‘The Usefulness Of Dread’ Is Up At Aeon Magazine Posted bySamir ChopraFebruary 21, 2018Posted inPhilosophy, PsychologyTags:Aeon Magazine, anixiety, dread My essay, ‘The Usefulness of Dread‘ is up at Aeon Magazine today. Share this:TwitterFacebookTumblrRedditPinterestWhatsAppPocketLike this:Like Loading...
17 thoughts on “‘The Usefulness Of Dread’ Is Up At Aeon Magazine”
I want to say thank you for your article in Aeon – profound, beautiful and, for myself, timely.
6 years ago I lost the only parent I was close to and the anxiety plunged me into depraved addiction which took everything – and everybody – I had left. I am just finishing 6 months rehab here in the UK and that churning anxiety is back, but much worse than ever before. The therapy has been really great, however reading your article, just now, being here, looking forward and back, with white knuckles – it blew me away; everything came together and the world seems liveable again; there is some hope. Thank you. I did well at my philosophy degree 10 years ago and it has also inspired me to do a masters.
Keep going with what you do, I am sure there are many more your writing will benifit in this way.
Sam, thanks so much for you kind note. I’m sorry to hear of your loss and troubles, but glad to hear my article was of some help. Thanks very much for the encouragement; it means the world to me.
I just read your article on Aeon and wanted to say thank you. In managing my own constant anxiety I often find myself spiraling into a feeling that I will “solve” my issues through finding proper meaning, or that those things which bring me joy are selfish and therefore not worthwhile uses of my time on this earth, even if they bring joy. Your article was exactly what I needed to read today to bring me back to meditative center and shake the cognitive dissonance I have been feeling today surrounding my “true” purpose. From one Brooklynite to another, thank you deeply.
Thank you so much for your comment. It means a great deal to me that my writing provided a solace of sorts to you.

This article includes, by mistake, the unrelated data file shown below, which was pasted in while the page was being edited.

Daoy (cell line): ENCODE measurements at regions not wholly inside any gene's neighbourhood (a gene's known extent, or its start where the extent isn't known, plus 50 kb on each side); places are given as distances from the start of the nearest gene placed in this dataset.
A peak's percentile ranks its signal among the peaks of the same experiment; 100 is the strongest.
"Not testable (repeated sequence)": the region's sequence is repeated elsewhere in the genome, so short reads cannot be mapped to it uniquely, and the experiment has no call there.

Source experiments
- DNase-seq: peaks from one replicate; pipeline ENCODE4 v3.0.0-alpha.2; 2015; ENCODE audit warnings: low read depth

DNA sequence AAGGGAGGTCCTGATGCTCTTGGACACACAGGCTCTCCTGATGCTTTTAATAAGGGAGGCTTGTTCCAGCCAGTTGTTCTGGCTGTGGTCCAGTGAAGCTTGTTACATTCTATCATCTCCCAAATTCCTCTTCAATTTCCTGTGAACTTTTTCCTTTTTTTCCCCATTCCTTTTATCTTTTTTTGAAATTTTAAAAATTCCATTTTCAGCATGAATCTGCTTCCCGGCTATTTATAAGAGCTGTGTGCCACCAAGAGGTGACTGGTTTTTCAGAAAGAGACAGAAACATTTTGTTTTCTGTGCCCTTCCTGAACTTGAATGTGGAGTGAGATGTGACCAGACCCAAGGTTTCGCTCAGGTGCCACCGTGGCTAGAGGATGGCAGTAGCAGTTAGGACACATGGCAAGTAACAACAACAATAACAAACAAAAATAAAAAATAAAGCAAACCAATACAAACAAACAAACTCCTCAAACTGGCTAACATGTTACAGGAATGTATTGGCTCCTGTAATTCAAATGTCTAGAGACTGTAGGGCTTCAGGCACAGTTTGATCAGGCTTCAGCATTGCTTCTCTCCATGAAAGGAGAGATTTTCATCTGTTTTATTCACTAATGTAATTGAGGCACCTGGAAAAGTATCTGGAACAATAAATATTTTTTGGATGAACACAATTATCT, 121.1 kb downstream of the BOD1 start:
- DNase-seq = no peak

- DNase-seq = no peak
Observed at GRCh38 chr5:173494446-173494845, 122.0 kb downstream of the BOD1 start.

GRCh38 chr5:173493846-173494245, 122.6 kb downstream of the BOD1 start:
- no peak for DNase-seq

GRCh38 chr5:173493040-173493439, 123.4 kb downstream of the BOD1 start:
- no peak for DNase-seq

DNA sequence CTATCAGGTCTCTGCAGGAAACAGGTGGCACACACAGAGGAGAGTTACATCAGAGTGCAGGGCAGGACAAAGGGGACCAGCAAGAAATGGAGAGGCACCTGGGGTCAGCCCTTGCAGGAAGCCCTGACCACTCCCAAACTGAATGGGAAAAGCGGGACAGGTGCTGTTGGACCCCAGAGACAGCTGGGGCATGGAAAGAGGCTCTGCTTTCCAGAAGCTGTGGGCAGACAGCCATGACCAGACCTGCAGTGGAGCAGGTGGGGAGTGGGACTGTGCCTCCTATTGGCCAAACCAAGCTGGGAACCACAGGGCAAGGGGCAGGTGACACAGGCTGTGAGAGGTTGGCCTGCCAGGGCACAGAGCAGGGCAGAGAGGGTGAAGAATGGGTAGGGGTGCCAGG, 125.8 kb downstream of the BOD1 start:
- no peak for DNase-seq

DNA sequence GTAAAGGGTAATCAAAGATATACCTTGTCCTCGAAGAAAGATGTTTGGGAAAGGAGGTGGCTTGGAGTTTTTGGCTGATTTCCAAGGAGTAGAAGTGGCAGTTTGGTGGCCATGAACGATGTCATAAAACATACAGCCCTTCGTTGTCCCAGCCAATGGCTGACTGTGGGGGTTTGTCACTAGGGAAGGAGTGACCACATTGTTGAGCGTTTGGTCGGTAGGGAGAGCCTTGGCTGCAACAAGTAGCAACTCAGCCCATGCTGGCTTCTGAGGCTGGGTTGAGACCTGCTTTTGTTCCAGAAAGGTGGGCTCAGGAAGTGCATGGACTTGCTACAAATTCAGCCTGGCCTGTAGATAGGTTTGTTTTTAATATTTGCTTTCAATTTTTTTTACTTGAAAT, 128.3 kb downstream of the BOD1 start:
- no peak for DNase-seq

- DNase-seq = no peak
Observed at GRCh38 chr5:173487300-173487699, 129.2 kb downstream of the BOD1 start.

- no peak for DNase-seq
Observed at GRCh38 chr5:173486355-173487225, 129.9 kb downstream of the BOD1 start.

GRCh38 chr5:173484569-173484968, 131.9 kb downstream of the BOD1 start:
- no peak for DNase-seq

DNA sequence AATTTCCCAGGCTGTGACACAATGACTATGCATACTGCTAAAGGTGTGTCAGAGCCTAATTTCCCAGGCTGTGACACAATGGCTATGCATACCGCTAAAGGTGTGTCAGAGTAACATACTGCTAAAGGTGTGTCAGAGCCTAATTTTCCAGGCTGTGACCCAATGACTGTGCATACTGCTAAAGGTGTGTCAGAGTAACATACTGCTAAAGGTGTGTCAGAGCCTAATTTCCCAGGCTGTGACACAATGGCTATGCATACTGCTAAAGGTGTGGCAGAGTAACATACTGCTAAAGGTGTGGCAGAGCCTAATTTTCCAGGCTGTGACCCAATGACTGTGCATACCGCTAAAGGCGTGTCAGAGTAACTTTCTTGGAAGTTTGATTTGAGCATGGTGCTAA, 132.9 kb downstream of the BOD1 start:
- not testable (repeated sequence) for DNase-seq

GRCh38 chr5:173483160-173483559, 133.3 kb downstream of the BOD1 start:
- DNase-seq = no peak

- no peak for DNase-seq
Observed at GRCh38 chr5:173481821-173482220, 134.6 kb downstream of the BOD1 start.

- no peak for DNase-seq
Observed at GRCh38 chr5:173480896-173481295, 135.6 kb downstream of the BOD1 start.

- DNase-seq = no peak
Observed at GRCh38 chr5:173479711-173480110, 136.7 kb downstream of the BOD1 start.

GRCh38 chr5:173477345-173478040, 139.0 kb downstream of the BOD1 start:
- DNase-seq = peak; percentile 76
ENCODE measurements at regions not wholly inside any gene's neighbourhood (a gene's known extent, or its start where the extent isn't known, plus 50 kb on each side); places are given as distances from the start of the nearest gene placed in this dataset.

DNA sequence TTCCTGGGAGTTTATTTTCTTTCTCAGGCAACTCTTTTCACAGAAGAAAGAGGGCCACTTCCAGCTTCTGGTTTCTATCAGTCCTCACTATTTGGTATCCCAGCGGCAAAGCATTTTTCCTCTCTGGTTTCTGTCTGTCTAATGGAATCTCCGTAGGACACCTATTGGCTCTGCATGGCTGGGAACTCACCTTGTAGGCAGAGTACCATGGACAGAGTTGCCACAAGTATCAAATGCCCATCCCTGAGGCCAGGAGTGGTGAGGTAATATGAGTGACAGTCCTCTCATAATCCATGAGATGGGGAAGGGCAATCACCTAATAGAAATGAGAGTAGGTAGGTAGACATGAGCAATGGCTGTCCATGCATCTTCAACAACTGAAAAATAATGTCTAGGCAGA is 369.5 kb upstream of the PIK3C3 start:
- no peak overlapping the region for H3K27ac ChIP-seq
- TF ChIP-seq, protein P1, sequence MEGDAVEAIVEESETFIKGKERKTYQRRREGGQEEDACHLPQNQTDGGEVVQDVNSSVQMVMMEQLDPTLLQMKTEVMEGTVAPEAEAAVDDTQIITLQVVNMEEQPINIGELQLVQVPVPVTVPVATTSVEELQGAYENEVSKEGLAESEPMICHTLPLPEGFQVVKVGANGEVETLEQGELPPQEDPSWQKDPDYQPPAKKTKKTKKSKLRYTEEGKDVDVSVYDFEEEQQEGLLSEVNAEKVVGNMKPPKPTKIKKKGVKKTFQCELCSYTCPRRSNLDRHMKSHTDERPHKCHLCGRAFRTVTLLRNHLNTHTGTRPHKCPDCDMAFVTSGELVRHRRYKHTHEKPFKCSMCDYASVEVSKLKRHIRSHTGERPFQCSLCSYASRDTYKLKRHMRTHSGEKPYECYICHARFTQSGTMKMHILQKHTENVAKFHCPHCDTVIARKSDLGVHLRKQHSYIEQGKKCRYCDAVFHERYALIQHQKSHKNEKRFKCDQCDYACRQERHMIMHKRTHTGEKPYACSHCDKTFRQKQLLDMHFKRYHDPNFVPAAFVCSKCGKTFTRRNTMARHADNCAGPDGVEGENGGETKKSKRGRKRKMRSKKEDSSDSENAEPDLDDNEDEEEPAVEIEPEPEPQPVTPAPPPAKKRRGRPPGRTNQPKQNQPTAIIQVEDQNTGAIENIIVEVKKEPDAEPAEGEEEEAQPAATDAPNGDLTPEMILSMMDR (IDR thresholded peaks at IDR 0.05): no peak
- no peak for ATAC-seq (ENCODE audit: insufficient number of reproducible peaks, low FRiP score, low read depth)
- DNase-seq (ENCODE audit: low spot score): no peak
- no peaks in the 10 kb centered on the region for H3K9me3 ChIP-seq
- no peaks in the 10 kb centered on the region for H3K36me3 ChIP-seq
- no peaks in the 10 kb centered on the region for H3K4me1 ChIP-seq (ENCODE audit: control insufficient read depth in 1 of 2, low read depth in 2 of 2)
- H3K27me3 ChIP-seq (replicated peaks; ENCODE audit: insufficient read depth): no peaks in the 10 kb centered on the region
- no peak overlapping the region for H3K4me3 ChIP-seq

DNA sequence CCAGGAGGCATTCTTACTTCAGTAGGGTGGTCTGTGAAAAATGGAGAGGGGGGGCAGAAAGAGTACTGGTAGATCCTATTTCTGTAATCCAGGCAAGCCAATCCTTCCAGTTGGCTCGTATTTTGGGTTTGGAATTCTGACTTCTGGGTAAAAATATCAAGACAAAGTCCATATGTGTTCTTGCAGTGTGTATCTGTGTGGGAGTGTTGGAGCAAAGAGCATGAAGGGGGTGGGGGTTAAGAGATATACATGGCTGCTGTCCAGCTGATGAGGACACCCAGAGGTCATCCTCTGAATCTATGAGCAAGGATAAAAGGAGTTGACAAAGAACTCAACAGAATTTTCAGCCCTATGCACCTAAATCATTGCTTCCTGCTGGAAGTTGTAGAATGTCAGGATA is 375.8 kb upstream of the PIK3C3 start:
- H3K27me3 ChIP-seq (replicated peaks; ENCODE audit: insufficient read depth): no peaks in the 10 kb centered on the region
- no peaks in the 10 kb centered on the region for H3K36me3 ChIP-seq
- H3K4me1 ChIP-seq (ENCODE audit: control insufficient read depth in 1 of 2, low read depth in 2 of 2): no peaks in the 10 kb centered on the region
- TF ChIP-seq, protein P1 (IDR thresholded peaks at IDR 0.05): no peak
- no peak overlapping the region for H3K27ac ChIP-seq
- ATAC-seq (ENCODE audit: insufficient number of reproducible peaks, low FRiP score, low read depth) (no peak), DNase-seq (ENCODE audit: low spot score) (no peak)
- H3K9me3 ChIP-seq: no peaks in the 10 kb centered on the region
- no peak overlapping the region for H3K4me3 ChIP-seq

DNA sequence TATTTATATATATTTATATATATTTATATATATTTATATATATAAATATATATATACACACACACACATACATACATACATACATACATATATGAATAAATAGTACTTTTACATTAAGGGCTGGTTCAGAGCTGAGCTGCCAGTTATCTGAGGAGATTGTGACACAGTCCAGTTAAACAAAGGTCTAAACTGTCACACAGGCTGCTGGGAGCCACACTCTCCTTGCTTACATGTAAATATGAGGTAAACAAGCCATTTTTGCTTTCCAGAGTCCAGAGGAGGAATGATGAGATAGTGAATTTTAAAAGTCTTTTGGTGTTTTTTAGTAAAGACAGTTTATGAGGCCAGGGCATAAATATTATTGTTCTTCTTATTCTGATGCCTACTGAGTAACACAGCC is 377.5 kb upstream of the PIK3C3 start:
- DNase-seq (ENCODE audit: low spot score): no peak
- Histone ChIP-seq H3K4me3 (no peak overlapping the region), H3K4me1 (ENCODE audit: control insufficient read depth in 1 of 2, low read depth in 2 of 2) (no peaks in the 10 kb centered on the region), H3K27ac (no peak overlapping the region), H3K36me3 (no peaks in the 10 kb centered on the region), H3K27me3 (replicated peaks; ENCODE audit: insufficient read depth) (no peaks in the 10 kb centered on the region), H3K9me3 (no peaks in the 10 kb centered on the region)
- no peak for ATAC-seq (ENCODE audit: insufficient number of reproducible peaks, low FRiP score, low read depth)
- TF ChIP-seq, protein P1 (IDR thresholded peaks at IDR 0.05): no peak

Just needed to say how much I appreciated the clarity and incisiveness of your your article, which has been posted on Aeon. I feel I need to acknowledge your thoughtful discourse on a “credit where credit is due” basis. I simply could not let it lie, without mentioning the effect it had on me, disentangling so many of my own threads of thought. It is as though, you have kindly unravelled a child’s fishing line, your skill at pulling apart the knots, far above the ability of my own clumsy fingers. Thank you for having a nimbleness of mind and a heart to match.
Thanks very much for this kind and thoughtful comment. I’m glad my essay had that ‘effect’ on you.
Rarely do I write in the comments section but today, with feeling rising in me, I wanted to write and say thank you. I read your article on Aeon, followed the link to your website and was particularly moved to read the appreciation from your readers. My parents both died, 10 years apart following the death of my brother at 18 from several years of illness, leaving me. The combined loss has shaped my life undoubtedly. I’ve not been miserable alone these past 22 years, joy comes in small things and I like living. But a sadness can rise in me with effortless ease before subsiding again. I have always been like this, feeling can swell, and never really understood how to answer questions like ‘are you happy?’. The loss brought living with uncertainty right up close, anxieties buffet, but they also help me, remind me that I’m conscious, that I’m here and that I am feeling. Your article goes into very useful depth for me. Thank you again.
Thank you so much for your comment and for sharing your story with me. Your words are very kind, and I can only hope that my writing offered some measure of kindness too. These comments mean a great deal to me.